Californians, learn from my DMV fiasco in pursuit of your real Real ID
California’s Department of Motor Vehicles wants you to know it’s getting better every day. And it might be. But I’m here to tell you about a DMV encounter that was a fiasco in three acts.
And in coming months, my family’s troubles could become your troubles.
Last week, I took my teenager for her learner’s permit test. We had grabbed the first available appointment among DMV field offices near us, and wound up at the downtown Los Angeles office on Hope Street.
On the way, I counseled patience and calm. I knew that Gov. Gavin Newsom had put new people in charge of the agency after he took office last year, and I also knew that DMV offices statewide have seen a surge in activity because of federal “Real ID” requirements that oblige legions of California drivers to update their licenses by Oct. 1.
So, I thought, heading downtown on Jan. 27, will we get the happy, new DMV experience or the sad, old one?
On arrival, we found a line snaking out the door. While we waited, word was passed that the office’s computer system, which handles just about everyone, whether you’re seeking a Real ID license, taking a test or whatever, had recently taken to crashing in the afternoons.
We tried not to worry and waited a couple of hours in relative calm. We weren’t wild about sitting on the floor but there were no open seats.
Then, as we neared the crucial clerk at last, came the afternoon crash. For scores of customers, the afternoon had been wasted. We had no choice but to return another day.
As signs all around us announced, the point of the Real ID program is to get new, federally approved California driver’s licenses and ID cards into the hands of Californians before Oct. 1, when federal officials start requiring those new IDs (or a passport or military ID) of anyone boarding a flight or visiting a secured federal building.
Yes, you could use a passport as ID, but millions of people don’t have one.
The Real ID program, conceived more than a decade ago, has been postponed several times and marred by poor coordination between federal officials and California’s DMV, which started issuing the new fed-friendly licenses in early 2018.
We made our second try three days after the first. And because the office makes no appointments after 3 p.m. and is closed on weekends, we once again had to leave school and work early. (Pro tip: You can check online to see real-time waiting times for individual DMV field offices.)
This time the place looked different. One staffer, in a valiant effort to keep the mood upbeat, had updated the decorations from a Happy New Year theme to Valentine’s Day. But as I admired his work, I saw that a few of the customers around us were the same people we’d stood in line with days before.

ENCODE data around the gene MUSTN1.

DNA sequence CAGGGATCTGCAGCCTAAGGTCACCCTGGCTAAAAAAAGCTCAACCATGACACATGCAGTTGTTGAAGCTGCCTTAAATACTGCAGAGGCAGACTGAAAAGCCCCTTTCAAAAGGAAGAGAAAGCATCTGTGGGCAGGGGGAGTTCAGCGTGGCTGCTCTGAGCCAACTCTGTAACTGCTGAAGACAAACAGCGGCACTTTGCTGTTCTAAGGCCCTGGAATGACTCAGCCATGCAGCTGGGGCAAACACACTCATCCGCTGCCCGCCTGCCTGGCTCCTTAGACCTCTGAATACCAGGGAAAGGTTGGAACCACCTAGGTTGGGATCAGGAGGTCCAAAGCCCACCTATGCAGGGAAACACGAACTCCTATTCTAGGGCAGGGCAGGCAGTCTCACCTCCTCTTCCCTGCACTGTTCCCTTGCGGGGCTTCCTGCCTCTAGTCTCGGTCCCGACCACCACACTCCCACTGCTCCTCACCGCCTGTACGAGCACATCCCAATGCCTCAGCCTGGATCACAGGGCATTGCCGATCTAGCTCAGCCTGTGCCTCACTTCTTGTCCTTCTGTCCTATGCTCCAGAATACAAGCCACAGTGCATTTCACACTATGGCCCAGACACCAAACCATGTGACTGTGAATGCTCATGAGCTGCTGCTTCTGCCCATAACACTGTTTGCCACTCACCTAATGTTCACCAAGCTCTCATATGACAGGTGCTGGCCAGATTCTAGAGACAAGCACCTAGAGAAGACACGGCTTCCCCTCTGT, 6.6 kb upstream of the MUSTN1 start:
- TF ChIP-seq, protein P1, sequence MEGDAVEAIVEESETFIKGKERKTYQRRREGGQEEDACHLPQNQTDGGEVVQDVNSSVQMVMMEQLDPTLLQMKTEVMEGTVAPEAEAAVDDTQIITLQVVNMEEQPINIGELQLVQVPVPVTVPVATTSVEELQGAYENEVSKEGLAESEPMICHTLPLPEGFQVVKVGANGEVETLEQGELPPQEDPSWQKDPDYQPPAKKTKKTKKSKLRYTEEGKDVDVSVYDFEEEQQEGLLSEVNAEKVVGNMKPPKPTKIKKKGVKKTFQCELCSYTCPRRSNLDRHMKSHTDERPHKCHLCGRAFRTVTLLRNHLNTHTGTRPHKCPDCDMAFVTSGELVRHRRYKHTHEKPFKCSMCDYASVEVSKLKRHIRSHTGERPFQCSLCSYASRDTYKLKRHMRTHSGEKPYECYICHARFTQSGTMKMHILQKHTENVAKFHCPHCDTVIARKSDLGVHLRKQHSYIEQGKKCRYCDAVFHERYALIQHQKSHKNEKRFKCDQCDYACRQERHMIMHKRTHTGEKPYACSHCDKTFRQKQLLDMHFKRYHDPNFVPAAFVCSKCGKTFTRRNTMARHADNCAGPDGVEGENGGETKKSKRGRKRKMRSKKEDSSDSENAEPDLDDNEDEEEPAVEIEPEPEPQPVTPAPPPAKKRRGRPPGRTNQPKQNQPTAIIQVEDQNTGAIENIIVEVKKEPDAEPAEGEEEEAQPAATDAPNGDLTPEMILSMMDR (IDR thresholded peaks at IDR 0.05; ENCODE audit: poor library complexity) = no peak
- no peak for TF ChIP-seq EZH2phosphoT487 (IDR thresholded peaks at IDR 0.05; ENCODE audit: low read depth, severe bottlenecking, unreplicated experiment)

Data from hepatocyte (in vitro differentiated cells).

They weren’t any happier than we were. We sat on the floor some more, and heard more rumors of midafternoon computer crashes.
“Strange,” one worker said. “Really strange.”
The vast majority of the DMV staffers, by the way, were kind and patient. And eventually our number came up. My daughter climbed the stairs, took the test, passed.
End of saga, right?
Wrong. Before the DMV staff could print out the necessary paperwork, the afternoon crash arrived. We waited close to an hour for a fix, then were given the word: Go home. Come back tomorrow.
My daughter didn’t want to miss part of yet another school day, so she asked the clerk if I could pick up the paperwork for her.
So we came back a third time, early on Friday afternoon, and collected that vital piece of paper. If you add up the driving, parking, standing and sitting time for those three visits, I figure we invested eight hours each in the experience.
How many others lost comparable time? Was ours was the only DMV office having such trouble?
I posed that question to Sacramento on the following Monday. Anita Gore, deputy director in the DMV’s Office of Public Affairs, replied by email that afternoon that the downtown L.A. office had computer system issues — “downtime, delays in service and inconvenience for customers” — intermittently through last week and Monday.
The DMV is working with the connectivity vendor on a short-term solution, Gore wrote, and has signed a pact with Comcast for greater bandwidth and connectivity statewide by late this year.
And there’s more. Gore also acknowledged that all 170 DMV offices suffered a system outage related to fingerprinting last week. This lasted up to 24 hours, depending on the location, before it was resolved.
Still, Gore pointed out, wait times are getting shorter overall. State officials report that between July 2018 and November 2019, the DMV statewide cut the average wait time without an appointment from 130 minutes to 33 minutes. They also say that DMV field offices — many of which didn’t take credit cards as recently as last year — will all accept them by the end of the year.
But on many days, the DMV is where productivity goes to die. Don’t talk to me about that sloth scene from “Zootopia.” Too soon.
How might you avoid this trouble? Hope to be lucky. And make better strategic use than I did of the DMV’s site-by-site online real-time waiting-time information.
Look closely and you see that some DMV field offices (Glendale and Inglewood, for instance) often have shorter waits for people without appointments than the busier offices (downtown L.A.) have for people with appointments.
In other words, you might be better off finding the DMV office most convenient for you, checking the hours, planning to be there before opening and bringing a snack and a well-charged phone.
But there’s no telling if that advice will hold as the Oct. 1 Real ID license deadline gets closer. Lines may grow. Plenty of things could go wrong.
Wherever you do it and however you do it, get that Real ID chore done soon, folks. This could be ugly.
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